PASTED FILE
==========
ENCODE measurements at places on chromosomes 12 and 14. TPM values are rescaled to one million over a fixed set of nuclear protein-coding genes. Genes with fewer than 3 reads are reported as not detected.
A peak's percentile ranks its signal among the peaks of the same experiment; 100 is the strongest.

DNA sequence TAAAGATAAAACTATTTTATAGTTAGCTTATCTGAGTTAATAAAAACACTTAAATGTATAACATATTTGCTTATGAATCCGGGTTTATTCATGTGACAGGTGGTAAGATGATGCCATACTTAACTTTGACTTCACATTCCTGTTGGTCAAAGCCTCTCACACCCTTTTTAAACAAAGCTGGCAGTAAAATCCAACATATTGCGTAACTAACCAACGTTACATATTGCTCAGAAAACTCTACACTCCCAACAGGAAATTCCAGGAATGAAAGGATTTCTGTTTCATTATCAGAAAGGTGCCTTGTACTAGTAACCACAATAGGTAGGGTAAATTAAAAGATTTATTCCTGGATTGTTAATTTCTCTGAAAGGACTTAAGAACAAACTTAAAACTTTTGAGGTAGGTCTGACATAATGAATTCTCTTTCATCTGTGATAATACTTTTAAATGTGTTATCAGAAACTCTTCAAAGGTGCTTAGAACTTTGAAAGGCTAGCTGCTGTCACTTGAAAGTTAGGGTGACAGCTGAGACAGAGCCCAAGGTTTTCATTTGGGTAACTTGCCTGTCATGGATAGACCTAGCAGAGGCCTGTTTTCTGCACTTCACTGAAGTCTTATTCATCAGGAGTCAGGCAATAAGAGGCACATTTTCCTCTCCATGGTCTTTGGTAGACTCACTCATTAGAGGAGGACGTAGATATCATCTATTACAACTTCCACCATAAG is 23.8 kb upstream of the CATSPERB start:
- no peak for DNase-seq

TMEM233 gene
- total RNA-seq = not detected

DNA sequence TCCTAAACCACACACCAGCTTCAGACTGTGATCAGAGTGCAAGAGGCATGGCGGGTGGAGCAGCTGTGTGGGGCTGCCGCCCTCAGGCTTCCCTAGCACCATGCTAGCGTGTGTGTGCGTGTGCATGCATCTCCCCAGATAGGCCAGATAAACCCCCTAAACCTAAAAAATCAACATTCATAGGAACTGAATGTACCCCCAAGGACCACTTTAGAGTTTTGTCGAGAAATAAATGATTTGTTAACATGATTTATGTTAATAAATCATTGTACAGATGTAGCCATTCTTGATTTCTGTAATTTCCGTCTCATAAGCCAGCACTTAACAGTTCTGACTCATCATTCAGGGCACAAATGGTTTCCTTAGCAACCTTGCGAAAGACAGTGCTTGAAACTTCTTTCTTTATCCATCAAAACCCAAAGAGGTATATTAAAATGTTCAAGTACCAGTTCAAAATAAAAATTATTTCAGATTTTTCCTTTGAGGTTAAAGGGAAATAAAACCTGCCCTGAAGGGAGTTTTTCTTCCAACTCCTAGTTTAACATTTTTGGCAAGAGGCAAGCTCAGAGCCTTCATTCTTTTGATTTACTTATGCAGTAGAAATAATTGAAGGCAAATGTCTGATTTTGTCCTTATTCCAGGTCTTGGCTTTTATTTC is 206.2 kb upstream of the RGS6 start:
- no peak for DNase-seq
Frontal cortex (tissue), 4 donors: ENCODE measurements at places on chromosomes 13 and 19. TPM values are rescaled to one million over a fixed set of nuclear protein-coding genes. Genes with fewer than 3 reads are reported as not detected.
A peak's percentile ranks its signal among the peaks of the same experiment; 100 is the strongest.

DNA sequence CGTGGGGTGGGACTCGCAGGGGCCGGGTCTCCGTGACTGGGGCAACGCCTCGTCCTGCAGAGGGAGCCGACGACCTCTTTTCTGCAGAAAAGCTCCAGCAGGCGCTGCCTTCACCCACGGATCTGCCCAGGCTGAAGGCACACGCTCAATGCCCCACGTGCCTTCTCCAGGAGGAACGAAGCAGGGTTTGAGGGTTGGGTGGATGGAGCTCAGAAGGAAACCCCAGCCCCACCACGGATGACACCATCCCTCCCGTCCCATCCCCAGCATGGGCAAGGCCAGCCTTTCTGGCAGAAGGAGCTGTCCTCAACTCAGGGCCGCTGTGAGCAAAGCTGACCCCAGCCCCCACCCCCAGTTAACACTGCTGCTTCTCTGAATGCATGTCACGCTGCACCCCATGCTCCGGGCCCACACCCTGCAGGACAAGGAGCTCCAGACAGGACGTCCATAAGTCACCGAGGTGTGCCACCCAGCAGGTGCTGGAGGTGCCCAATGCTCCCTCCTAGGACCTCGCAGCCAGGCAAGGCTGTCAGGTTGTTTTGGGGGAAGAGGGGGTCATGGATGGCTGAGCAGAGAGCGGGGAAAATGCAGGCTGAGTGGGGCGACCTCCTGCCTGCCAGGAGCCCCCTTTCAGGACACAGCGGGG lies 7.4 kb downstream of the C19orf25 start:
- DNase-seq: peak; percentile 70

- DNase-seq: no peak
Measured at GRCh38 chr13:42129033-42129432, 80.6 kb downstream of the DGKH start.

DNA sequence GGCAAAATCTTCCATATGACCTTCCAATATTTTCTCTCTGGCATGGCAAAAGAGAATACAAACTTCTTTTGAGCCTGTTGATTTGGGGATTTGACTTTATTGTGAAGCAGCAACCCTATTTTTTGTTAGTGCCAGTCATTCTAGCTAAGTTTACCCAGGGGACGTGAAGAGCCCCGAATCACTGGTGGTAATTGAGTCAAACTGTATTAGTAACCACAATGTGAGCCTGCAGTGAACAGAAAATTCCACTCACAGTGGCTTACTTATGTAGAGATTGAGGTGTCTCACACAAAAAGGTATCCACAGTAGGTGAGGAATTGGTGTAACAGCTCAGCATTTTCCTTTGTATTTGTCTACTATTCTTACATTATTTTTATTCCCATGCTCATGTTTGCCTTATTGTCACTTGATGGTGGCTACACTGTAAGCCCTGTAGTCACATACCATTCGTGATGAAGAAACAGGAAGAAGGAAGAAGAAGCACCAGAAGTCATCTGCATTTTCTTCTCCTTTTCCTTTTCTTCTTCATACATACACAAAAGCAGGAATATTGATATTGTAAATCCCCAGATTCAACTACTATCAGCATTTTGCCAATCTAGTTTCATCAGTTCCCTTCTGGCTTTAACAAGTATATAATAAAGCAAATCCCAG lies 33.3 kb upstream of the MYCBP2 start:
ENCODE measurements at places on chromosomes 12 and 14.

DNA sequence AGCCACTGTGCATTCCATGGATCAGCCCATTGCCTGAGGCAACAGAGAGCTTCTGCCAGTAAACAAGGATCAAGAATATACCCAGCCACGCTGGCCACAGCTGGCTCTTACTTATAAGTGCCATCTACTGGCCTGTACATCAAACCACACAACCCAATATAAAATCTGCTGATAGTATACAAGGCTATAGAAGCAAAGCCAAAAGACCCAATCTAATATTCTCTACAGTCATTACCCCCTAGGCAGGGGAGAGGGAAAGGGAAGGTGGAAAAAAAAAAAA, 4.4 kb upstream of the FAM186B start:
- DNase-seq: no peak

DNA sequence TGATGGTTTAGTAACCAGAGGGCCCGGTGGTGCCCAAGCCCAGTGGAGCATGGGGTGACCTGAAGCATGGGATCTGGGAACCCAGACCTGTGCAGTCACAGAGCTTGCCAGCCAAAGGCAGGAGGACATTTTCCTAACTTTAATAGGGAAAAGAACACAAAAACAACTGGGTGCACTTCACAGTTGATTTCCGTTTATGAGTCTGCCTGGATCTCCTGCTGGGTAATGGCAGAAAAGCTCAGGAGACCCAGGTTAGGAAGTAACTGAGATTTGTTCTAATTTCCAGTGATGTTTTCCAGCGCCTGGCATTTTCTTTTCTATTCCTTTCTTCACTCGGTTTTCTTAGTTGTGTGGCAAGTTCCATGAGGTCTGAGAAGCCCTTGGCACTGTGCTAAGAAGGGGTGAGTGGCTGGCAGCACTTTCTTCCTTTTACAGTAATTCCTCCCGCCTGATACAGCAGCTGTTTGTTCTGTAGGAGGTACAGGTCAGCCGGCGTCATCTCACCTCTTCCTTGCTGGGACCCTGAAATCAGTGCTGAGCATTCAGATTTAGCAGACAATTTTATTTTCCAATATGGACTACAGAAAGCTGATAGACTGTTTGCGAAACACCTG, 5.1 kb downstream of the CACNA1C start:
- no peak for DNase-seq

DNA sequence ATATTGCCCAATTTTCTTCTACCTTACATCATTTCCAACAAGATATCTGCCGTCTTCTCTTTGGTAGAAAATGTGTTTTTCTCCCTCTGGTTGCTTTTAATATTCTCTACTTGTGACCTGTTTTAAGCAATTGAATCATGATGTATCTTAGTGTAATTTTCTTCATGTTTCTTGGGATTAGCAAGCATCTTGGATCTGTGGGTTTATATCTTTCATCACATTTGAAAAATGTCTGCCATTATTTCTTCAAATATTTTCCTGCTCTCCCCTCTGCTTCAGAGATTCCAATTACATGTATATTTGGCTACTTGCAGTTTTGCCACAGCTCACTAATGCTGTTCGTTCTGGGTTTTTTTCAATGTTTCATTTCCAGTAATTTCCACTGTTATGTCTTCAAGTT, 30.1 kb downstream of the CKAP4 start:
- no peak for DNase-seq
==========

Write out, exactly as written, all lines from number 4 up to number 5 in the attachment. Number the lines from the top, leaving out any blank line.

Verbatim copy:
- no peak for DNase-seq

TMEM233 gene